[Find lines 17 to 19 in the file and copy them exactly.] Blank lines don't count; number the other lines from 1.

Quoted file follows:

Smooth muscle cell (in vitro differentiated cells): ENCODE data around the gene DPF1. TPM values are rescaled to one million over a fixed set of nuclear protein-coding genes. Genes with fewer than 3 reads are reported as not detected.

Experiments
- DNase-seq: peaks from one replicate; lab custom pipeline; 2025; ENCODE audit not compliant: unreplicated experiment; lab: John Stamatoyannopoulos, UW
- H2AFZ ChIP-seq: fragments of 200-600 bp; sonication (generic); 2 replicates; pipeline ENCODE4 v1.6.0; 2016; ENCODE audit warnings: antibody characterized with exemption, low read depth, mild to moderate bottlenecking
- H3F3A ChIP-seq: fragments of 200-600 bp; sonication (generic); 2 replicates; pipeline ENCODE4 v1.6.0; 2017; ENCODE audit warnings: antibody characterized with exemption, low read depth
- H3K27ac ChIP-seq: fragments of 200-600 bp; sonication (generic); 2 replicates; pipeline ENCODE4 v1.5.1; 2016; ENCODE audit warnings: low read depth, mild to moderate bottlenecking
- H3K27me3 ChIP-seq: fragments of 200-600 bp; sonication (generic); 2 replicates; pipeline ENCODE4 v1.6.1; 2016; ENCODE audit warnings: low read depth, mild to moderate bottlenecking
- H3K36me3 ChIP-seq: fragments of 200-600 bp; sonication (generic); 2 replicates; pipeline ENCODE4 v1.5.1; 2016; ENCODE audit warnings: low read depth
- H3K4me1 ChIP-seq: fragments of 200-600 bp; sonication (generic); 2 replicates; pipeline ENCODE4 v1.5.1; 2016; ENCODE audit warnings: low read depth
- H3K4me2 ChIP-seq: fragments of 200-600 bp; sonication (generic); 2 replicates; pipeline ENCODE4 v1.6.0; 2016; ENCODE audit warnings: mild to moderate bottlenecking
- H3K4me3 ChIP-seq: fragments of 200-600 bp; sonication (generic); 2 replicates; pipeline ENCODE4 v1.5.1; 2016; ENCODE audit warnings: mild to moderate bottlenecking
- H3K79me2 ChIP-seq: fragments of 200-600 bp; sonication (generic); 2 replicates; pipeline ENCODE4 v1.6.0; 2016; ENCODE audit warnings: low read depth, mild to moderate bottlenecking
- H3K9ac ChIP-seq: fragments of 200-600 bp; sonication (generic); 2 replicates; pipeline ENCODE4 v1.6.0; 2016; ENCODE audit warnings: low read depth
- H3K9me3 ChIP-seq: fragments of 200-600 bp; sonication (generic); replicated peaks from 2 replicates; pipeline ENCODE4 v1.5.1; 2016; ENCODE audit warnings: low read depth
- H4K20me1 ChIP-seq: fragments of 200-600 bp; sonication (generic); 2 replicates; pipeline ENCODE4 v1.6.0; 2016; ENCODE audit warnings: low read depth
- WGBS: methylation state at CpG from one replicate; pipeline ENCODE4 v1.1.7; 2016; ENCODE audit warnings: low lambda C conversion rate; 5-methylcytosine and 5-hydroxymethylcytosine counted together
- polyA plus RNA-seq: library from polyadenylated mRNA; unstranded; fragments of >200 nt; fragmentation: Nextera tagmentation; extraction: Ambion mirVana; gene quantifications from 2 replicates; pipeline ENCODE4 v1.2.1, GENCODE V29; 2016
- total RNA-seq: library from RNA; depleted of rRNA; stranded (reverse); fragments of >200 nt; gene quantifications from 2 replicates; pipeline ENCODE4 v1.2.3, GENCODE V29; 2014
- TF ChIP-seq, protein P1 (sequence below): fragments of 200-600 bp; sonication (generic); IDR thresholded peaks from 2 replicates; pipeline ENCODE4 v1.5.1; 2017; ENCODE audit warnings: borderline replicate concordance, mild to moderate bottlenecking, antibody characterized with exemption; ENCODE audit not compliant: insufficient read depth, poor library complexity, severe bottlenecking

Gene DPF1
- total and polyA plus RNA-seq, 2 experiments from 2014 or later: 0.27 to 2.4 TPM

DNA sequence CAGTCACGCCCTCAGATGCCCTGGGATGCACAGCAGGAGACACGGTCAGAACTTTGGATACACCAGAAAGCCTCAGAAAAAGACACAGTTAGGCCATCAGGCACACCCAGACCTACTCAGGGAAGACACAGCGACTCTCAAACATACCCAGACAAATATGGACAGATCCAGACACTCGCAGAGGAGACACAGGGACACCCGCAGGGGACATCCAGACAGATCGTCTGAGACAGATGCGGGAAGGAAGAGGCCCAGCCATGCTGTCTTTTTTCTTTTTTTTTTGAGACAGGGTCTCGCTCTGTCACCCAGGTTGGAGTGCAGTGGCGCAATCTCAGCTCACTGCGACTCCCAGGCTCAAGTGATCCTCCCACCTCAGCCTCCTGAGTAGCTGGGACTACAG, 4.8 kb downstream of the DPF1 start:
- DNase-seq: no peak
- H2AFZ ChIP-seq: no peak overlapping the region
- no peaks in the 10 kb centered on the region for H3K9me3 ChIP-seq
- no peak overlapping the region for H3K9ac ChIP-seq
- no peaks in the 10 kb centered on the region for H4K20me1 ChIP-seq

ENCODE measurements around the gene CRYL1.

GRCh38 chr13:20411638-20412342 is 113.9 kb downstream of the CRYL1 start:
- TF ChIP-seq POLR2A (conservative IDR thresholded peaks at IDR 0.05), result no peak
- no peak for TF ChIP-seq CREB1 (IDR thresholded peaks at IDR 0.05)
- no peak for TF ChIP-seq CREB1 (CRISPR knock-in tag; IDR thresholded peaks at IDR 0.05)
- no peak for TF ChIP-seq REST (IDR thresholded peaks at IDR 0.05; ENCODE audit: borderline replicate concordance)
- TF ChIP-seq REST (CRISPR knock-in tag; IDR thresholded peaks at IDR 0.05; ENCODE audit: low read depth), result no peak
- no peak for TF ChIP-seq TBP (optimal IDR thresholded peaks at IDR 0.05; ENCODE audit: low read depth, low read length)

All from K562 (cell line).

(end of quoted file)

- polyA plus RNA-seq: library from polyadenylated mRNA; unstranded; fragments of >200 nt; fragmentation: Nextera tagmentation; extraction: Ambion mirVana; gene quantifications from 2 replicates; pipeline ENCODE4 v1.2.1, GENCODE V29; 2016
- total RNA-seq: library from RNA; depleted of rRNA; stranded (reverse); fragments of >200 nt; gene quantifications from 2 replicates; pipeline ENCODE4 v1.2.3, GENCODE V29; 2014
- TF ChIP-seq, protein P1 (sequence below): fragments of 200-600 bp; sonication (generic); IDR thresholded peaks from 2 replicates; pipeline ENCODE4 v1.5.1; 2017; ENCODE audit warnings: borderline replicate concordance, mild to moderate bottlenecking, antibody characterized with exemption; ENCODE audit not compliant: insufficient read depth, poor library complexity, severe bottlenecking